Wallace Stevens Poetry Prize Winners

The Wallace Stevens Poetry Program at the University of Connecticut began in 1964 with funding from The Hartford to honor Modernist master poet Wallace Stevens, a former Vice-President at that company. In the years since then, the Program has brought a roster of the most important national and international poets of the last five decades to Connecticut. An annual student poetry contest is held in conjunction with each year’s Wallace Stevens Poetry Program. First, second, and third place cash prizes are awarded. Prize winners read from their work at the annual program, and work by the winning poets is featured on longriverreview.com.

First Place Winner

Kerry Carnahan

Kerry Carnahan is from Kansas. After a decade working as an environmentalist, she now pursues doctoral studies in English at UConn where she is translating the Song of Songs. Her poems have appeared in Boston Review and she was a runner-up in the 2017 92Y ‘Discovery’/Boston Review poetry contest. She is a former Fulbright Scholar and MacDowell Fellow.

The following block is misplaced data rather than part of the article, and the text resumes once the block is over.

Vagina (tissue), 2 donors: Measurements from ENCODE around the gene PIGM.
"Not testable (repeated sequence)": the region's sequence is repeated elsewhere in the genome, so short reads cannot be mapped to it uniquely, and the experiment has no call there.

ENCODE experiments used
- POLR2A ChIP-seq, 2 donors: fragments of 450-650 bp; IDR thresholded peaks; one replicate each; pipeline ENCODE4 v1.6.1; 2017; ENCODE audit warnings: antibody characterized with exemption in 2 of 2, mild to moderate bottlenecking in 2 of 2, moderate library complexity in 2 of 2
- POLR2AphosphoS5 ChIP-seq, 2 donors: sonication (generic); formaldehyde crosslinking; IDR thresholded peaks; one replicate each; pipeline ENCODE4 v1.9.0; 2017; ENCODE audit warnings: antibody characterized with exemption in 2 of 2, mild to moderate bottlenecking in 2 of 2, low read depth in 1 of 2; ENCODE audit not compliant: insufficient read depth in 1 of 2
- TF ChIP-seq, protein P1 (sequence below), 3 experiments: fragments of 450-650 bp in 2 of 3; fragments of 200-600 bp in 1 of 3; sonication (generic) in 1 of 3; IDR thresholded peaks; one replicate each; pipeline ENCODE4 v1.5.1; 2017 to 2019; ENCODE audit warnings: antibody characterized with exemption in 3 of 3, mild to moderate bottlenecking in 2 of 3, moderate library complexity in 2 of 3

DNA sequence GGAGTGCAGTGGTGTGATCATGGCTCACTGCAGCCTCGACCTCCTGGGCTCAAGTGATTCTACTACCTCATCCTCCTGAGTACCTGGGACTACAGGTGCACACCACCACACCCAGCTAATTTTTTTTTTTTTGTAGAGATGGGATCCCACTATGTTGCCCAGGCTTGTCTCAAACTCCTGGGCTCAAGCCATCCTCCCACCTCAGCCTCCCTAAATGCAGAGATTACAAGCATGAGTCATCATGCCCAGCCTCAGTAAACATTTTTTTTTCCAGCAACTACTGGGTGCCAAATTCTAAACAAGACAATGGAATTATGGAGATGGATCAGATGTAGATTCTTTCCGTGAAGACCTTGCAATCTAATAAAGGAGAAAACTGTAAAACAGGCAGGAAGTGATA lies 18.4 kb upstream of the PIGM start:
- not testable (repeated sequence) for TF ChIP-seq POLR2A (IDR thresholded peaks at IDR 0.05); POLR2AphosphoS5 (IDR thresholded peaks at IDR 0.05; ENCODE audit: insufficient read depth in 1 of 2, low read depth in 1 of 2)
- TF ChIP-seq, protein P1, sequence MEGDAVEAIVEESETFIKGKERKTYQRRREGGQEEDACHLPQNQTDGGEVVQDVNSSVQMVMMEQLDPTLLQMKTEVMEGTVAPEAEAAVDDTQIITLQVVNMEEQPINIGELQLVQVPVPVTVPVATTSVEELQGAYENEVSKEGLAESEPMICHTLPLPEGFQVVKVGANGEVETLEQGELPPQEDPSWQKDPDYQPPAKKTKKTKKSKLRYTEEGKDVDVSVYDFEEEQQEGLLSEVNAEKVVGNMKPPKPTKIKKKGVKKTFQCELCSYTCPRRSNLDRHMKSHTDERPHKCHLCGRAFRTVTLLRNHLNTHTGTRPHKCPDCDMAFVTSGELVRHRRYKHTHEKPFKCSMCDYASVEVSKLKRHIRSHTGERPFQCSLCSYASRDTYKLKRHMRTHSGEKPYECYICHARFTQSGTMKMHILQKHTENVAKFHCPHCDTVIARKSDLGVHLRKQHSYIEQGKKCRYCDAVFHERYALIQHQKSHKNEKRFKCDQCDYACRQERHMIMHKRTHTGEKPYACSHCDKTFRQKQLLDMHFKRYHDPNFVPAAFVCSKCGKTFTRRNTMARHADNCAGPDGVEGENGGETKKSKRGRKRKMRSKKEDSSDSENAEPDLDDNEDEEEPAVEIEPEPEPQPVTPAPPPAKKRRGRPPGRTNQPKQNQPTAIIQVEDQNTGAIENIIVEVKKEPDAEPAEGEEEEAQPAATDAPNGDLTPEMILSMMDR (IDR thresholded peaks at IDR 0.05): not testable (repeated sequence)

Wulf and Eadwacer

this poem was featured in Boston Review in April 2017


What surfaces?     A sacrifice of words      People his life to me is worth more than my own

People he was a gift he threw his body into it       A grace-gift       They will eat him

alive       Touch violence become it       I’m nothing like you    

Wolf became one island I the other       now dirty water surrounds us      shallow rivers run

fast       a deep pool dammed worth what’s slain at bottom       They want islands      

They damned us       Touch violence become it       I’m nothing like you       My Wolf hit

the road       I suffered my beliefs       then it was rainy weather I shrieked and

hid     When that pervert called me out ready to fight our embrace a tree engulfed in flames

I spoke truth it felt right to burn       I hated it       Wolf my Wolf your wet tail between your

legs        got that?       my song is sick for you starved for ideas       And you now       Watch

me!    Divider of nights       our cruel quick thing drags itself to the woods       It’s easily torn